Frederick Douglass Gerrit Smith, April 20, 1857
FREDERICK DOUGLASS TO GERRIT SMITH
[n.p.] 20 April 57
HON. GERRIT SMITH
My DEAR SIR:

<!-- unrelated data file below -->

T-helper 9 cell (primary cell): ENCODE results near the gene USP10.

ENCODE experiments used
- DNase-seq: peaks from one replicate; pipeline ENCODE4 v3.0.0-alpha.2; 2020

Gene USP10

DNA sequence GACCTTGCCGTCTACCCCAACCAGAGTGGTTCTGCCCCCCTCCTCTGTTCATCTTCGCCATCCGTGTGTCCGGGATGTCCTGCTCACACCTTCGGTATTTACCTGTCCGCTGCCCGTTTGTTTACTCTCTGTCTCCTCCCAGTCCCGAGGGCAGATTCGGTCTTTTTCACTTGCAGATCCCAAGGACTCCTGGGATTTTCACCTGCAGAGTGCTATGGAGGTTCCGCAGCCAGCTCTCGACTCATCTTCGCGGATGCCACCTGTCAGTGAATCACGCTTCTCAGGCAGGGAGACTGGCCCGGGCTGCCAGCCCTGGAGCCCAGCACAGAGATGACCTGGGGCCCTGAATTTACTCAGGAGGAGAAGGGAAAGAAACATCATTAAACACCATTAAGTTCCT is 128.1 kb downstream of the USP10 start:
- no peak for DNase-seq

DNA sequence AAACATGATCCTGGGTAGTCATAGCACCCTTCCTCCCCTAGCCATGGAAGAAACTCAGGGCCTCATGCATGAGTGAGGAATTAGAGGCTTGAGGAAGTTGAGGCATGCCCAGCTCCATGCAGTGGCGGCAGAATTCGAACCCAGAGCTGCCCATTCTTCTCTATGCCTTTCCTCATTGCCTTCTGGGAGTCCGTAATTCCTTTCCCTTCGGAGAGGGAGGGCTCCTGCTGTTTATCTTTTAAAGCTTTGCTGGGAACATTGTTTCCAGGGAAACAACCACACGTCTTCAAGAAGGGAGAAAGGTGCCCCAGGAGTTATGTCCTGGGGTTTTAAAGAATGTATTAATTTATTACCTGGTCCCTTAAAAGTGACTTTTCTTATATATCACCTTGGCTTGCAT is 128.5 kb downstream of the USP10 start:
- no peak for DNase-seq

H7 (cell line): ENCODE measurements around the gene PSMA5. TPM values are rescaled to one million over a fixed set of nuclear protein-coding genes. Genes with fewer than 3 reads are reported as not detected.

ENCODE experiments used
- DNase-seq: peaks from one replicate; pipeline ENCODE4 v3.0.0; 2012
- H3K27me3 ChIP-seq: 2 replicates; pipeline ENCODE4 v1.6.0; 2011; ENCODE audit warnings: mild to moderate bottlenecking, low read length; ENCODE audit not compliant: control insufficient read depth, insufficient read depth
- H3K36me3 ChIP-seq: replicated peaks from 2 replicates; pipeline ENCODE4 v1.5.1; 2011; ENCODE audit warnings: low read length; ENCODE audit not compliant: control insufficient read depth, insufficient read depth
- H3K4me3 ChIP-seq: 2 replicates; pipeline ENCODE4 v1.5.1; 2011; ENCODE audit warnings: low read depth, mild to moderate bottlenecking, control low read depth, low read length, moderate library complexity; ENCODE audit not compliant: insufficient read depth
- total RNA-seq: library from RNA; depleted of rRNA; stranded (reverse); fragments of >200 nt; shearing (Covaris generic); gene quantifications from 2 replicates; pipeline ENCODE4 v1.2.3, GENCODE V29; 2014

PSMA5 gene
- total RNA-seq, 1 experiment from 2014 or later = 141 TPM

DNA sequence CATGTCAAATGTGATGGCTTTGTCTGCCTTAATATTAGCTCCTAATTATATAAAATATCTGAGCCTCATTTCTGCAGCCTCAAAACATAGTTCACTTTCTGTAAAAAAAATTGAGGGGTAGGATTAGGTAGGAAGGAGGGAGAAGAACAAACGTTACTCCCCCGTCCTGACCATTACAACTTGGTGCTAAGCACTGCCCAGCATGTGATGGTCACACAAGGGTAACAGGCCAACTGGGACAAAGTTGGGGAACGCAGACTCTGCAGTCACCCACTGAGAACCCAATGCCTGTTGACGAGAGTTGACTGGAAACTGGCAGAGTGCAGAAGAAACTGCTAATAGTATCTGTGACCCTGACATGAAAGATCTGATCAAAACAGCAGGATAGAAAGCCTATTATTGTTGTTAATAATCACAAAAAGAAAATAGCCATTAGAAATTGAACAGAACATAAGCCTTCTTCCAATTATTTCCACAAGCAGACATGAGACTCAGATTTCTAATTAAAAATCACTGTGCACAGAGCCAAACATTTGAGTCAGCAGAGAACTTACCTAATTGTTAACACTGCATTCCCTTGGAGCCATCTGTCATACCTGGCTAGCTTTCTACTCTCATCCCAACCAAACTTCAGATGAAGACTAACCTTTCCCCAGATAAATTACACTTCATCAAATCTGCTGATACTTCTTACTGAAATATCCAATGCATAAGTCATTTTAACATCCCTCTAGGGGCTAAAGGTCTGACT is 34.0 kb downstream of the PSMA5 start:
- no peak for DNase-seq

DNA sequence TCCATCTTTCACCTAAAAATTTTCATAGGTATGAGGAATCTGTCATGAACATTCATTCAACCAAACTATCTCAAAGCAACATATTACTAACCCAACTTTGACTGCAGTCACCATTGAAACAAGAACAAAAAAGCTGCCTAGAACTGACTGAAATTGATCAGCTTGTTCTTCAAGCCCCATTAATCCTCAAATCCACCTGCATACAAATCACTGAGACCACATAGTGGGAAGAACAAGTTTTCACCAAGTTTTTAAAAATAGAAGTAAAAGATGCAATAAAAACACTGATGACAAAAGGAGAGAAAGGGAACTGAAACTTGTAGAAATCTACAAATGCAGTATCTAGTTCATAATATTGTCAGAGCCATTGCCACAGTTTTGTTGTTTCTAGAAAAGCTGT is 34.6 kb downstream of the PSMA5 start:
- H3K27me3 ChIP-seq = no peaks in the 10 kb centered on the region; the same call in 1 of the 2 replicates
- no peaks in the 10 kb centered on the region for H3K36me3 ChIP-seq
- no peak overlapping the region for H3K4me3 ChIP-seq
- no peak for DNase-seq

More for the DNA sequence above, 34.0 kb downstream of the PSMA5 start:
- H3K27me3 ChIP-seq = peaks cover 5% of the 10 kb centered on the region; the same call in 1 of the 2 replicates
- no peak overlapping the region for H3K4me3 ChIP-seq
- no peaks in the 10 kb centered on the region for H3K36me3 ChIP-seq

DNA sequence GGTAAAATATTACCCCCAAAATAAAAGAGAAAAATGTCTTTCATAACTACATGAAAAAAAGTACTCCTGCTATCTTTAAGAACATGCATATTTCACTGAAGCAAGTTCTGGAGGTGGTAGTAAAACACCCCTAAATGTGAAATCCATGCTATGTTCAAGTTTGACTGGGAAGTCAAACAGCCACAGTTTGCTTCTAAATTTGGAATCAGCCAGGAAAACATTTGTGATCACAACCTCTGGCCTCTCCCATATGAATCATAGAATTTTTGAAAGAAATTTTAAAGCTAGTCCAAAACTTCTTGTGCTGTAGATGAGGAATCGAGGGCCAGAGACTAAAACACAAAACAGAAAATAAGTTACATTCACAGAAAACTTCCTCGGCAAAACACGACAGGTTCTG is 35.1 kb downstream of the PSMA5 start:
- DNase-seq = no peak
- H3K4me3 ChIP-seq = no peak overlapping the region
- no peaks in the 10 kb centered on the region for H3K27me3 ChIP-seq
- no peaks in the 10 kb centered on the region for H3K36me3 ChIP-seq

The Bill sent to mr Green1Beriah Green. was by mistake. The five dollars of which he Speaks is duly Set to his credit, and the five you have now Sent shall also be Set to his credit. He Shall not be troubled with a bill again. I am amazed as well as gratified at the strength of the vote in favor of a radical abolition personal Liberty Bill.2Following the Dred Scott decision, New York’s legislature formed a joint special committsee to determine the impact of the ruling and the state’s response to it. In April 1857 the committee released a series of resolutions and a bill that stated, “Every slave who shall come, or be brought, or be, in this State, with the consent of his or her master or mistress, or who shall come or be brought or be involuntarily in this State, shall be free.” On 17 April, the bill passed the assembly but failed to receive enough votes in the senate for it to continue on to the Committee of the Whole. Thomas D. Morris, Free Men All: The Personal Liberty Laws of the North 1780-1861, (Baltimore, 1974), 182-85. I am sorry the convention appointed here is given up.3A circular dated 1 January 1857 called for a National Convention of Radical Abolitionists to be held in Rochester in June. The convention would discuss the prospect of nominating a candidate for president in 1860. Published weekly in Frederick Douglass’ Paper, the circular last appeared in the 17 April issue. On 1 April 1857, the Radical Abolitionist, the small party’s official newspaper, issued a call for a minimum of 500 people to pledge by 10 April to attend the convention. On failing to achieve that goal, on 1 May the Radical Abolitionist published a notice that the convention had been canceled. But in that same issue, the newspaper assured its readers that since a “large part of [the] prominent leaders [of the Republican party were] about to become Radical Abolitionists,” they would “soon” be able to “avail” themselves of that party’s “extended organization [and] save the trouble of getting up one or our own.” New York Radical Abolitionist, 1 January, 1 February, 1 April, 1 May 1857. FDP, 17 April 1857. [B]ut your proposition for turning Republican Convention into Abolition oneS Strikes me fair.4Douglass was probably referring to the Republican party’s next national convention, which took place in Chicago in May 1860, although it is also possible that he was referring to New York’s upcoming Republican party convention, which took place in Syracuse on 23 September 1857. New York Times, 28 July, 24 September 1857; Stan M. Haynes, First American Political Conventions: Transforming Presidential Nominations, 1832—1872 (Jefferson, N.C., 2012), 169-75, 203-08. We have turned Whigs and Democrats into Republicans—and we can turn Republicans into Abolitionists. You have already gone a great way in this direction. I trace that magnificent Show of hands in the assembly directly to your Speech and Counsels.5Following the Dred Scott decision, Gerrit Smith publicly supported the passage of personal liberty bills to protect fugitive slaves and free blacks in nonslave states. Smith’s support is evident in a letter he wrote to D. C. Littlejohn, Speaker of the New York Assembly, dated 18 March and entitled “Man is Property Everywhere & Nowhere,’ and in a public speech given at Albany on 11 April. FDP, 10, 14 April 1857. You cannot however, expect that your disciples Shall be quite as Successful as yourSelf—I am better of my throat trouble.